JAMES M. McKEAN, President. 

J. L, HALSEY, 1st Vice-Prest. H. B. STOKES, 2d Vice-Prest. 
H. Y. WEMPLE, Secretary. S. N. STEEBINS, Actuary. 

AGENTS WANTED.— Active, reliable, and persevering men who desire agencies in the 
State of New York, Pennsylvania, Ohio, Indiana. Illinois, Iowa, and Missouri are invited to 
correspond with the company direct. 




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everywhere. Send for Circular. 

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MARSHALL FIELD & CO. CHICAGO, 

WHOLESALE WESTERN ACFKNTS. 



Cincinnati bell Foundry Go 



SUCCESSORS IN BLYMYER BELLS TO THE 

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CATALOGUE WITH 1800 TESTIMONIALS. 



E! LS. CHU RCH.SCHOOL .FIRE ALARM 



Notice to Advertisers. 

All letters, orders or communications in 
reference to advertising in The Home Mis- 
sionary, should be addressed to H. S. 
Chandler, Advertising Manager, No. 251 
Broadway, New York. 



THE INDEPENDENT. 

" One of the ablest weeklies in existence."—- Pa" ^all Gazette, London, England. 

" The most influential religious organ in the States."— The Spectator, London, Erg- 
land 

Clearl T stands in the fore-front as a weekly religious magazine'"— Sunday- 
school Times, Philadelphia. 

It is a Newspaper, Magazine, and Review all in ore. It is a religions, a literary, an educa-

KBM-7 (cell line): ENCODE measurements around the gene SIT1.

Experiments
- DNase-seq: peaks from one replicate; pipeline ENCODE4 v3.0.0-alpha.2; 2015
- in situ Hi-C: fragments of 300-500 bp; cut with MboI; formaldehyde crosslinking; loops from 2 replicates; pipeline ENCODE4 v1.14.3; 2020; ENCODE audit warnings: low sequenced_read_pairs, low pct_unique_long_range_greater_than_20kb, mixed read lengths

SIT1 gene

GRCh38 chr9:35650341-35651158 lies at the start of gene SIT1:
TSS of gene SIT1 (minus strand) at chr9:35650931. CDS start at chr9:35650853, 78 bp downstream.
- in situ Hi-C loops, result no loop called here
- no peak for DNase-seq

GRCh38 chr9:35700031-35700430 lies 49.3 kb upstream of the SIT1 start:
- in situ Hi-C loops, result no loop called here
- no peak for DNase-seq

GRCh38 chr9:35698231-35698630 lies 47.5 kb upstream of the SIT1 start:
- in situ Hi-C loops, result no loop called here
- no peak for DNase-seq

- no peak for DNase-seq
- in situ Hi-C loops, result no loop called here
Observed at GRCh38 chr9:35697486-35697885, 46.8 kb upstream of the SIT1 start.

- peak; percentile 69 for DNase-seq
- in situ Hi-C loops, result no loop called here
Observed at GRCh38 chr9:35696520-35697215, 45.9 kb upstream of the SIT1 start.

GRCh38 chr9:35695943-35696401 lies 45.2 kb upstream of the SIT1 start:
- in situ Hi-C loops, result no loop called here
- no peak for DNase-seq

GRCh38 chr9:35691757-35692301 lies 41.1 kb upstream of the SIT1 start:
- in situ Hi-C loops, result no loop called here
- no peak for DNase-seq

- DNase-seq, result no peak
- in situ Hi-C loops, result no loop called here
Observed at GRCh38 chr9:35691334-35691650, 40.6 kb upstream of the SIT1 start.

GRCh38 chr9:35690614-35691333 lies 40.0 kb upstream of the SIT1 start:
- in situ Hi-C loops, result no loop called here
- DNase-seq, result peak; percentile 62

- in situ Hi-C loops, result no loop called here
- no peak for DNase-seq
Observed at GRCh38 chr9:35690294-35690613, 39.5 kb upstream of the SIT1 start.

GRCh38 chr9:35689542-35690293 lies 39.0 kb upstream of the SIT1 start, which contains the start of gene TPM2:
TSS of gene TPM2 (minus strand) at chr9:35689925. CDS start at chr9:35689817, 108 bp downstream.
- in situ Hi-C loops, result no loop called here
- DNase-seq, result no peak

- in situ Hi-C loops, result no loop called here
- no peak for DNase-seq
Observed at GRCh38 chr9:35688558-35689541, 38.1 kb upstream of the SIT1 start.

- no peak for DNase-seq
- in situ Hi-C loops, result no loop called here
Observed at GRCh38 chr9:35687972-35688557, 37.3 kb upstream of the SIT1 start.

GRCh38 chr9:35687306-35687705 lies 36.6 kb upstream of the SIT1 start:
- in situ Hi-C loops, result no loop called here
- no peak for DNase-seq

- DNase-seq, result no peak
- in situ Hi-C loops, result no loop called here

tional, a story, an art, a scientific, an agricultural, a financial, and a political paper ccmbinec. 
has thirty-two folio pages and twenty-two departments. 

No matter what a person's religion, politics, or profession may be, no n atter ■what his age, (m 
ployment or condition may be, THE INDEPENDENT will prove a help, an instructor, an coucaior 

Its yearly subscription is $3.i 0, or two years for $5.(0. 

A month's " Trial Trip," thirty cents 

Specimen copies, and prospectus for 1SST, sent free to any address on receipt of postal card. 

THE INDEPENDENT, 

P. O. Box 2787 1 251 BROADWAY, N. Y 



THE HOME MISSIONARY. 



The Independent. 

THE LAEGEST, THE ABLEST, THE BEST 

RELIGIOUS AND LITEEAEY NEWSPAPER 

IN THE WORLD. 



" One of the ablest weeklies in exist- 
ence." — Pall Mall Gazette, London, 
England. 

" The most influential religious organ 
in the States."— The Spectator, London, 
England. 

" Clearly stands in the fore-front as a 
weekly religious magazine." — Sunday- 
School Times, Philadelphia, Penn. 



IT IS A 



Religious, Literary, Educa